Games are a great form of escapism; and never more so than in the current lockdown climate. Rather than the same four walls you can explore whole new horizons and experience different worlds. While this is often done in the name of violent adventures or the eradication of foes, sometimes it’s nice to just take a break from routine and try out a new way of life. Summer of Mara provides an entirely violence free escape from contagion and confinement and offers a welcome burst of sunshine.
Fitting into the well-established tradition of Harvest Moon style games, Summer of Mara sees you take young orphan Koa through the traumatic loss of her adopted grandmother and into her newfound responsibility as Guardian of the sea of Mara. The backstory is relatively perfunctory and certainly far from original, filled as it is with prophecies of chosen ones and unknown destinies. Fortunately, for the most part this remains relegated to the background and doesn’t interfere with the rhythms and routines of island management. There are definite nods to Disney’s Moana with the seafaring and nautical mysteries, echoes that are nicely nodded at when you begin transporting rescued livestock back to your island.
To begin with, your home island is a fairly wild place, with overgrown planting spots and broken down animal shelters. Bit by bit you regain control of the space; planting orchards, rejuvenating gardens and mining for minerals and building materials. This rhythm is accompanied by a well-structured series of tool upgrades and a steady input of new recipes for food and crafting. The first few days will be spent beginning this process of taking back control whilst you wait for the true adventure to start.
Graphically, Summer in Mara is lovely. There is a hint of Studio Ghibli and more than a dash of Zelda Windwaker to the whole aesthetic. Colours are bold and eyecatching, giving a real sense of the tropical paradise of Mara, whilst everything is clear and well defined. This may seem like an obvious point but it really helps when you’re looking for specific mineral deposits or particular fruits in your harvesting. I haven’t played the most recent Animal Crossing but there is a clear comparison to be made here too, although Mara is played at your own pace rather than relying on calendar days. The residents of the various islands of Mara are all interestingly drawn, with some humans, some aquatic influences, and a couple of cat people. While I would have liked to see more occupied areas (there is one main town and a couple of islands with individual occupants) the characters that directly affect your adventure all have very different personalities.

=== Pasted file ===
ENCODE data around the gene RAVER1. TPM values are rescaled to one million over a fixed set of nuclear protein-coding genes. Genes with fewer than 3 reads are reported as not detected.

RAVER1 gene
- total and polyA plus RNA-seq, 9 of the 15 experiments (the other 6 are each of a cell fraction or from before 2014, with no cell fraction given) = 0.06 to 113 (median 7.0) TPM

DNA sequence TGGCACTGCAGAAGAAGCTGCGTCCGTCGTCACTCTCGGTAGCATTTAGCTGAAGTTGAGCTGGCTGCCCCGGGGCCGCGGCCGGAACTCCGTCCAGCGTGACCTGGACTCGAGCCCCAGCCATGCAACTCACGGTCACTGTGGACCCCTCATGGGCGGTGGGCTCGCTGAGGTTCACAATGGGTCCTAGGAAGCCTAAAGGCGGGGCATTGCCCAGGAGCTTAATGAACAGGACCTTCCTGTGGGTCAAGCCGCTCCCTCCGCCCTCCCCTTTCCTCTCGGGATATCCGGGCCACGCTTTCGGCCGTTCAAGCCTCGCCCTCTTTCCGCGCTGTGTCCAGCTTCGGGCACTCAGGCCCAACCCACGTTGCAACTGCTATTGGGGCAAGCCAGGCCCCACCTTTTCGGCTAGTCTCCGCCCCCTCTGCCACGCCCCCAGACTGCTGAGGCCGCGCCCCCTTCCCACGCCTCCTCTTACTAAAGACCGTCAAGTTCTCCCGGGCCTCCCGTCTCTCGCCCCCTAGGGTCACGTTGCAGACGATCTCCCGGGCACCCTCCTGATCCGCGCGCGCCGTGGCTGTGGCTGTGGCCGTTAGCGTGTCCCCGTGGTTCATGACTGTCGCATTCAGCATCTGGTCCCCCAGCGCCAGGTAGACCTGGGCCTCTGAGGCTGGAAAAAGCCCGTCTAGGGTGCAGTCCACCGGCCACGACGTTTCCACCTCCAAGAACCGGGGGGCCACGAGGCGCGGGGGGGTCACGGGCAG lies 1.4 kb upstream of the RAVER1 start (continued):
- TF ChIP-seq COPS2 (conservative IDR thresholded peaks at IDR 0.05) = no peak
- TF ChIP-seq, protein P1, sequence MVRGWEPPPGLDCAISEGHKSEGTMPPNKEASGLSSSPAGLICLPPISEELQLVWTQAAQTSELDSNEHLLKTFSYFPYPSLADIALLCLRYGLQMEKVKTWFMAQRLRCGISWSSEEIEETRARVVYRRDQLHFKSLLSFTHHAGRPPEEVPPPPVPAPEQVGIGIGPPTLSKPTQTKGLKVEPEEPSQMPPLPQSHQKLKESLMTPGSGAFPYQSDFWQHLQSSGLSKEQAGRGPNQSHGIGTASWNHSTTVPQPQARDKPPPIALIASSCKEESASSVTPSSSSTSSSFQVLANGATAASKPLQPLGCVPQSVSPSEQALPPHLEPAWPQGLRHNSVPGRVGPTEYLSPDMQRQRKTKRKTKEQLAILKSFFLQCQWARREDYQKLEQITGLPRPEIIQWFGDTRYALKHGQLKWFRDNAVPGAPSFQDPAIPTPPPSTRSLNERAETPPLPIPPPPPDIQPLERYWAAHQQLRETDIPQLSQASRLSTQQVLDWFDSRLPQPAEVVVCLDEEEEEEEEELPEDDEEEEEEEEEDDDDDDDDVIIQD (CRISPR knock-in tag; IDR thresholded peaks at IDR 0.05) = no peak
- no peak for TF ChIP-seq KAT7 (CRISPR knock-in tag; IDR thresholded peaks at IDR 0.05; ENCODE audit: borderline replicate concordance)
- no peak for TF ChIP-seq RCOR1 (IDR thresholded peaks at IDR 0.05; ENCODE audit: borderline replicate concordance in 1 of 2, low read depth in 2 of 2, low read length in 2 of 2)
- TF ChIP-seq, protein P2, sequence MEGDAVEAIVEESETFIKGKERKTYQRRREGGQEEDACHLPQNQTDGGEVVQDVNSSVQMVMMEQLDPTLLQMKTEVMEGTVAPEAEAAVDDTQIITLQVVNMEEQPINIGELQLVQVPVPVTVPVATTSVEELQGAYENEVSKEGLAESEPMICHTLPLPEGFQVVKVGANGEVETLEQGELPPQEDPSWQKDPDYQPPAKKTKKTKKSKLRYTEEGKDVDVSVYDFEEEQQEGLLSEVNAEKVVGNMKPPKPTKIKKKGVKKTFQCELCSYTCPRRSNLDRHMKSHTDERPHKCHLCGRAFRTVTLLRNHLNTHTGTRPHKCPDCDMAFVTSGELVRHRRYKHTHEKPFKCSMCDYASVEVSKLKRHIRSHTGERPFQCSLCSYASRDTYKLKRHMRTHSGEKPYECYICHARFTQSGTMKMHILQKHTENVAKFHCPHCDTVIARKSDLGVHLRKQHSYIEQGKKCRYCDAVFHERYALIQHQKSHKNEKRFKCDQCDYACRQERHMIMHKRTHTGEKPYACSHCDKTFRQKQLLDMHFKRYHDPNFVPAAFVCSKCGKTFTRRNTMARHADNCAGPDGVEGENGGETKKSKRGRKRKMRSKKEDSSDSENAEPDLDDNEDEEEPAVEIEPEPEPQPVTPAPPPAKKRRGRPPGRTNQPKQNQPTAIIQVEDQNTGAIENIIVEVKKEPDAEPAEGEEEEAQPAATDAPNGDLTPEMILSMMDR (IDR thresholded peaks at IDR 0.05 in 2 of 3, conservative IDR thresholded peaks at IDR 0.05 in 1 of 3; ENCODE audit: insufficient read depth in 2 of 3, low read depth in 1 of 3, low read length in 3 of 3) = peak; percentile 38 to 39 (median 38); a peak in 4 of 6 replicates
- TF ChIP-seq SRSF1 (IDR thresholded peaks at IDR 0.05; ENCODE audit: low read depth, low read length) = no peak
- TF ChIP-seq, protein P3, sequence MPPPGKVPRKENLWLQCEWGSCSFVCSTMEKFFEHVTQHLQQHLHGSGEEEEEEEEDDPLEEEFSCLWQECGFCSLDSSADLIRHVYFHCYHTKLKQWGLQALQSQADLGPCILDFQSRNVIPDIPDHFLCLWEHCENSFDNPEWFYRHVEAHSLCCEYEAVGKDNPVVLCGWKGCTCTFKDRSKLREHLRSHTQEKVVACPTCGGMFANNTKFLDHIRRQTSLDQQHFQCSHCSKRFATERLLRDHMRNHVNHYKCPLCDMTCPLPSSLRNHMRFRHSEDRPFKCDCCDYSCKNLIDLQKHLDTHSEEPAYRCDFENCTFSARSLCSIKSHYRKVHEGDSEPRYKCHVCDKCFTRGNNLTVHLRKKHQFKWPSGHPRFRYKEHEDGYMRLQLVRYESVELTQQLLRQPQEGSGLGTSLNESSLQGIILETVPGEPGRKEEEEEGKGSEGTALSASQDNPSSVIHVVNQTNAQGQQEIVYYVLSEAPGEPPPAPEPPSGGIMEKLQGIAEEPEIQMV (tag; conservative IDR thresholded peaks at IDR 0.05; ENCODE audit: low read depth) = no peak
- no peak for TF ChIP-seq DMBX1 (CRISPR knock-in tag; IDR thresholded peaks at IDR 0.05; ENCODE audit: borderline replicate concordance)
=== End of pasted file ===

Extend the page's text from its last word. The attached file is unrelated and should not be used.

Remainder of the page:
Travelling between the islands is incredible reminiscent of Windwaker (there is even an achievement for fully upgrading your boat that clearly refers to this) and is an enjoyable experience. Each square of the map contains one island as well as fishing spots and diving locations. Your explorations are limited at first until you unlock larger engines so there is no risk of being overwhelmed. The combination of these restrictions and the clear upgrade path through multiple questlines provides a strong structure that will enable younger players to work through the game without becoming lost. It is a little too scripted but I actually enjoyed the feel of progress taking me through the game, with the freedom to just drift off into fishing, farming or exploring whenever the desire struck, or I needed to raise some funds for an upgrade.
The crafting and recipe trees are not as complex as the likes of My Time At Portia, another aspect in which Mara feels like a perfect fit for younger gamers. That being said, there is still a need to juggle crops, manage resources, and plan your expenses to work through the various tasks and requests. Quite often I found myself selling items that I then needed and had to construct again. This is more to do with my obvious greed than the game being at fault though. I’d recommend only selling enough to raise funds for the materials you need until you reach one of the boat upgrade points where large sums are needed. This will help to avoid moments of impulse selling frustration. Luckily, you’ll often have at least five or six questlines open at a time, so a roadblock in one doesn’t necessarily mean a resultant grind.
The rhythms of planting, harvesting, feeding your animals, and exploring the seas are the basis for the game mechanics and are largely satisfying. The review build I played was frequently updated and the finished version feels a much tighter and more responsive game. The addition of a view invert option in the most recent update was a massive plus for me and freed me from playing with mouse and keyboard. Alongside these activities there is a nicely crafted narrative that contains some poignant moments of character interaction and a surprise or two. I was surprised by how rude Mara’s residents are to poor Koa, though, and was quietly hoping that there would be a comeuppance or two.